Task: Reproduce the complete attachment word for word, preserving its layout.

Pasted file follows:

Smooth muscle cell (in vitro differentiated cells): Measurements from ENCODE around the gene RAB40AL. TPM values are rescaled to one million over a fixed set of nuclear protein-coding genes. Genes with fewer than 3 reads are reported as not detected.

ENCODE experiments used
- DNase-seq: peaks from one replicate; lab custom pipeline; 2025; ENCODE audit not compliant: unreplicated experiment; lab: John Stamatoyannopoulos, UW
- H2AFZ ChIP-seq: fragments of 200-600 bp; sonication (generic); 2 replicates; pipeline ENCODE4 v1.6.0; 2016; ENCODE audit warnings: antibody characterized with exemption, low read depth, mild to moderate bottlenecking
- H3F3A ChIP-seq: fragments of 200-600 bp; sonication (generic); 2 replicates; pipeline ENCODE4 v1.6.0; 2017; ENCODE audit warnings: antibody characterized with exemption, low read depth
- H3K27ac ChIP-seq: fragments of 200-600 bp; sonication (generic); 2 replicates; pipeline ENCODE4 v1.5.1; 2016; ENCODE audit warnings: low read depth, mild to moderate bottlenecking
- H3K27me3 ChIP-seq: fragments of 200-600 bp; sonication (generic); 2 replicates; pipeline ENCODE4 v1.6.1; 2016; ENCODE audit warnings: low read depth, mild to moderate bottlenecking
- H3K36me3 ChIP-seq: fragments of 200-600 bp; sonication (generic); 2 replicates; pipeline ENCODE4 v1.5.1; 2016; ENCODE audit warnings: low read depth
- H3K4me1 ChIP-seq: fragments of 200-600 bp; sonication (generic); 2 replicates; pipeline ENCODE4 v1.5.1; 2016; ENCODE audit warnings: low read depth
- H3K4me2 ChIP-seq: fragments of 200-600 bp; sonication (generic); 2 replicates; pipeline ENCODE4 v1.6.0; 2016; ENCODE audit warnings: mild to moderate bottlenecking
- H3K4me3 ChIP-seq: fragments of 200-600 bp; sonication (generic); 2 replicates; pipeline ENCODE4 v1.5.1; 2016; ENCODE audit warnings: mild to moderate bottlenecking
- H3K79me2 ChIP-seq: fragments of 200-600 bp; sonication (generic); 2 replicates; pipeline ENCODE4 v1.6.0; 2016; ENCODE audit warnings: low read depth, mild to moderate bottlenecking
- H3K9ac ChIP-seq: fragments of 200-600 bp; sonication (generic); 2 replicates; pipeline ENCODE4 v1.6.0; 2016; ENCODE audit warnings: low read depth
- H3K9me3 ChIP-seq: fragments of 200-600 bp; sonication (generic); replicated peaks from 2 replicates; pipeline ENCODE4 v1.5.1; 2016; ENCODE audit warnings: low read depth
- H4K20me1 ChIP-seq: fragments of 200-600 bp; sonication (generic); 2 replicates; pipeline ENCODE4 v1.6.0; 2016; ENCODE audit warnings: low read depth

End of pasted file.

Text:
Smooth muscle cell (in vitro differentiated cells): Measurements from ENCODE around the gene RAB40AL. TPM values are rescaled to one million over a fixed set of nuclear protein-coding genes. Genes with fewer than 3 reads are reported as not detected.

ENCODE experiments used
- DNase-seq: peaks from one replicate; lab custom pipeline; 2025; ENCODE audit not compliant: unreplicated experiment; lab: John Stamatoyannopoulos, UW
- H2AFZ ChIP-seq: fragments of 200-600 bp; sonication (generic); 2 replicates; pipeline ENCODE4 v1.6.0; 2016; ENCODE audit warnings: antibody characterized with exemption, low read depth, mild to moderate bottlenecking
- H3F3A ChIP-seq: fragments of 200-600 bp; sonication (generic); 2 replicates; pipeline ENCODE4 v1.6.0; 2017; ENCODE audit warnings: antibody characterized with exemption, low read depth
- H3K27ac ChIP-seq: fragments of 200-600 bp; sonication (generic); 2 replicates; pipeline ENCODE4 v1.5.1; 2016; ENCODE audit warnings: low read depth, mild to moderate bottlenecking
- H3K27me3 ChIP-seq: fragments of 200-600 bp; sonication (generic); 2 replicates; pipeline ENCODE4 v1.6.1; 2016; ENCODE audit warnings: low read depth, mild to moderate bottlenecking
- H3K36me3 ChIP-seq: fragments of 200-600 bp; sonication (generic); 2 replicates; pipeline ENCODE4 v1.5.1; 2016; ENCODE audit warnings: low read depth
- H3K4me1 ChIP-seq: fragments of 200-600 bp; sonication (generic); 2 replicates; pipeline ENCODE4 v1.5.1; 2016; ENCODE audit warnings: low read depth
- H3K4me2 ChIP-seq: fragments of 200-600 bp; sonication (generic); 2 replicates; pipeline ENCODE4 v1.6.0; 2016; ENCODE audit warnings: mild to moderate bottlenecking
- H3K4me3 ChIP-seq: fragments of 200-600 bp; sonication (generic); 2 replicates; pipeline ENCODE4 v1.5.1; 2016; ENCODE audit warnings: mild to moderate bottlenecking
- H3K79me2 ChIP-seq: fragments of 200-600 bp; sonication (generic); 2 replicates; pipeline ENCODE4 v1.6.0; 2016; ENCODE audit warnings: low read depth, mild to moderate bottlenecking
- H3K9ac ChIP-seq: fragments of 200-600 bp; sonication (generic); 2 replicates; pipeline ENCODE4 v1.6.0; 2016; ENCODE audit warnings: low read depth
- H3K9me3 ChIP-seq: fragments of 200-600 bp; sonication (generic); replicated peaks from 2 replicates; pipeline ENCODE4 v1.5.1; 2016; ENCODE audit warnings: low read depth
- H4K20me1 ChIP-seq: fragments of 200-600 bp; sonication (generic); 2 replicates; pipeline ENCODE4 v1.6.0; 2016; ENCODE audit warnings: low read depth